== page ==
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Encounters at tamál-húye: An Archaeology of Intercultural Engagement in Sixteenth-Century Northern California

  • Author(s): Russell, Matthew A.
  • Advisor(s): Lightfoot, Kent G.
  • et al.
Abstract

This dissertation explores an intercultural engagement and its material aftermath, as well as larger processes of culture change and continuity in sixteenth-century northern California. The starting points for the research are cross-cultural encounters between Tamal hunter-gatherers and English voyagers under Sir Francis Drake in 1579 and the Spanish crew from the shipwrecked Manila galleon San Agustín in 1595, which occurred in tamál-húye, the Coast Miwok-language name for present-day Drakes Bay, California. Archaeological evidence from extensive excavations around tamál-húye during the 1940s-1970s indicates that Tamal villagers took advantage of the body of introduced material culture from the San Agustín shipwreck by salvaging objects and incorporating them into their cultural practices. I utilize this body of existing archaeological data, and a historical anthropological approach incorporating multiple lines of evidence, to address two primary questions about the cross-cultural encounters at tamál-húye that have not been addressed in detail by previous researchers.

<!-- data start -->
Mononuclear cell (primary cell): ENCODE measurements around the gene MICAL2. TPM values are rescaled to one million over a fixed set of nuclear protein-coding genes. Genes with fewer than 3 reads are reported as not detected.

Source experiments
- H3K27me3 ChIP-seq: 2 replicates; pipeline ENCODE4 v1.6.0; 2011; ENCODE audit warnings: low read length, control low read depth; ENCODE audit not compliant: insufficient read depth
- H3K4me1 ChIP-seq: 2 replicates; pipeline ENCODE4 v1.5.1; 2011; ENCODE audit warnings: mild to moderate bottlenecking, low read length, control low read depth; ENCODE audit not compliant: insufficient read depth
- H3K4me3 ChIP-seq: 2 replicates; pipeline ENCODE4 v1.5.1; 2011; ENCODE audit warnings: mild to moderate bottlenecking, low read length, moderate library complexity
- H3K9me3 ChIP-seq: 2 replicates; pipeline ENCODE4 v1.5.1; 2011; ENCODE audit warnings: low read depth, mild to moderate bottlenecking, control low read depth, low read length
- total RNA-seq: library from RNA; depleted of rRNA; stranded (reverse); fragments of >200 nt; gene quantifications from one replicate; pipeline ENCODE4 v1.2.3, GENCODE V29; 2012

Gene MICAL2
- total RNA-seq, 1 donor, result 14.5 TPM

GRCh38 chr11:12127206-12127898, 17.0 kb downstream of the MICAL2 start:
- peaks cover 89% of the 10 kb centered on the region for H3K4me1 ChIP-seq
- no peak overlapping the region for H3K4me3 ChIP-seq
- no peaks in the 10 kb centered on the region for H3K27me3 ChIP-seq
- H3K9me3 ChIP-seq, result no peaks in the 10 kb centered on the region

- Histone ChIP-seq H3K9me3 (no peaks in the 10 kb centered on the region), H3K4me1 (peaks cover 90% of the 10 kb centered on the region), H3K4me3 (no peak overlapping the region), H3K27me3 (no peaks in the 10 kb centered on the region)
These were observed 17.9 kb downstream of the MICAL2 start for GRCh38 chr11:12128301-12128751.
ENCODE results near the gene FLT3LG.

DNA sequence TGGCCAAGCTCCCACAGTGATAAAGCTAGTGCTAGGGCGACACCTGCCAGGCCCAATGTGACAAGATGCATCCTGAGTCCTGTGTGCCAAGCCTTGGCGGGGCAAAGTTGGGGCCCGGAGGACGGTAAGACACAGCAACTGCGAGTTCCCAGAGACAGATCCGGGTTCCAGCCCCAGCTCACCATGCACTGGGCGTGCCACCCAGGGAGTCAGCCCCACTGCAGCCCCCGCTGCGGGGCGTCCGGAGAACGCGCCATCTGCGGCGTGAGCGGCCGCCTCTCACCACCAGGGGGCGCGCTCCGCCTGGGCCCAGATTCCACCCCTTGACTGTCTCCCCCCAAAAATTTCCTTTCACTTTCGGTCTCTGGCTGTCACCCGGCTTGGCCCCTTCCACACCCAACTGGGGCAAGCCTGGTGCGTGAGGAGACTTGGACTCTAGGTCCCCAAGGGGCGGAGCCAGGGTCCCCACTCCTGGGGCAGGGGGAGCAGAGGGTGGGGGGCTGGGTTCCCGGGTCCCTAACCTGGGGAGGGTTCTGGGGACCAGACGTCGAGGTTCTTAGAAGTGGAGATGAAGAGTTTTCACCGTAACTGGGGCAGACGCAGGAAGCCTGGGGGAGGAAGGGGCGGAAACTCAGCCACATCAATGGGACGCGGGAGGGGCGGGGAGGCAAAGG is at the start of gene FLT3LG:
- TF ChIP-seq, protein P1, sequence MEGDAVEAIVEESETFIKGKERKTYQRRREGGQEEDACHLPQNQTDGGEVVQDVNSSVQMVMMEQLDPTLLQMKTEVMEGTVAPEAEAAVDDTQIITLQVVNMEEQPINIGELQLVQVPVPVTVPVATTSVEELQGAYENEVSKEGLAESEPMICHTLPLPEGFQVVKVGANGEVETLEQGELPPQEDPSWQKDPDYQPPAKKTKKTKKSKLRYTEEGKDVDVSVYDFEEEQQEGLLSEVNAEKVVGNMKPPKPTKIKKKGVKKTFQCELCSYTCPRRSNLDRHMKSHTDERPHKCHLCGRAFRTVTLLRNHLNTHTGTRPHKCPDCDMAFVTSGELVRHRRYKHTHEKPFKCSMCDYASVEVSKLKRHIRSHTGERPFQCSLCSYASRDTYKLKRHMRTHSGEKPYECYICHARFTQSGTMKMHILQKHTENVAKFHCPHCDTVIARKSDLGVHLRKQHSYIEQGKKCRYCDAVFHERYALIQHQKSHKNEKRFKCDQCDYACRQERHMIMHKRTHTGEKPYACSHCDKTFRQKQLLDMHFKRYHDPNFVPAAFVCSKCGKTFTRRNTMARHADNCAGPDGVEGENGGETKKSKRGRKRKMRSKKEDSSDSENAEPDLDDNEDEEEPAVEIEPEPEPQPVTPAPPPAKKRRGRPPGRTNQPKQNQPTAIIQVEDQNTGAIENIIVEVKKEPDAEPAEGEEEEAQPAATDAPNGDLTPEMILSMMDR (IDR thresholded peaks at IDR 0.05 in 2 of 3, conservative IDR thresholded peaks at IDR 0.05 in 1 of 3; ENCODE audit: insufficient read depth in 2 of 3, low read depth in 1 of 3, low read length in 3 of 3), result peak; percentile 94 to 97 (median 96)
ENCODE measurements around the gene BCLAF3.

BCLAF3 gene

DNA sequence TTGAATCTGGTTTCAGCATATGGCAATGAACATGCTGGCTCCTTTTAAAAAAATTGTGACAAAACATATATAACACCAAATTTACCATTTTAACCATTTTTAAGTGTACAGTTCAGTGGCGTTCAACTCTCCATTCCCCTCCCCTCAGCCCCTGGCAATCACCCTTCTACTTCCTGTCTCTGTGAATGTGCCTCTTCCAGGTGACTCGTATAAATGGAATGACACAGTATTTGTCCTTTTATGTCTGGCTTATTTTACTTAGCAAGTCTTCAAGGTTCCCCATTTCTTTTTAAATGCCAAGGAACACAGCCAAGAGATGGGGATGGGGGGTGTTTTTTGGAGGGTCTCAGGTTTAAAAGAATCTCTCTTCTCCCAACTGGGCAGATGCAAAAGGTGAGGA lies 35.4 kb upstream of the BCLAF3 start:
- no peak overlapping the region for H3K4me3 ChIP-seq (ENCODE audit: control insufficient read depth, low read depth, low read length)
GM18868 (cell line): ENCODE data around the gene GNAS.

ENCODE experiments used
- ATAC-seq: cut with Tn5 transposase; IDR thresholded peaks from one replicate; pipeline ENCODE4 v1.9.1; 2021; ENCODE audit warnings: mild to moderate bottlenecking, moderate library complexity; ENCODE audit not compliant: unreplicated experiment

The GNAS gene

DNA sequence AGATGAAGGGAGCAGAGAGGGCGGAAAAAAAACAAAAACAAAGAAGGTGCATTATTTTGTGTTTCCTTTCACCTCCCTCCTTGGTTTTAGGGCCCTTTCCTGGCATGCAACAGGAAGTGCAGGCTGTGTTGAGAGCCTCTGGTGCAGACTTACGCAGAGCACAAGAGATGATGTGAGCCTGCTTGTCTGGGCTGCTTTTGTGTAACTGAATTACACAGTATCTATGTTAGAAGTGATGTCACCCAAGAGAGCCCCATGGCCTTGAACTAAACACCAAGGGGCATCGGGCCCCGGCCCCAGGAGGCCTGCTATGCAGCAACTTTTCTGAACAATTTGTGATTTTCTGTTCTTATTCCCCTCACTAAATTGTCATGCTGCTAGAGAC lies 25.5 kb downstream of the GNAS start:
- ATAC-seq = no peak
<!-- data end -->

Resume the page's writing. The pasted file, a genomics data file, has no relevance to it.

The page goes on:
First, I evaluate how the Tamal people incorporated material culture from the shipwreck into their cultural practices by analyzing museum collections, archival excavation records and original field notes, and published reports from the earlier investigations, and by incorporating additional data from ethnography, historical documents, and native oral traditions. I recreate the excavations in a Geographic Information System (GIS) to analyze intra-site artifact and feature patterning, and I examine the correlation between distributions of sixteenth-century introduced objects and indigenously-manufactured items. Second, using a framework based on an "event-oriented" archaeology, I assess whether this short-term, pre-colonial event, and the material culture introduced as a result, was a source of long-term Tamal culture change. I investigate whether Tamal salvage and reuse of the ship's cargo, and incorporation of the introduced material culture into their daily lives, resulted in transformations to Tamal cultural practices.

My results suggest the Tamal people incorporated material culture from the San Agustin shipwreck in complex ways. Some porcelain fragments were modified into traditional artifacts such as bead blanks, pendants, bifaces, and other objects, while the large quantity of unmodified porcelain fragments may represent discarded by-products from the production of these and other objects. Overall, the ways in which the Tamal recontextualized sixteenth-century introduced objects were a complex combination of utilitarian and symbolic reuse.

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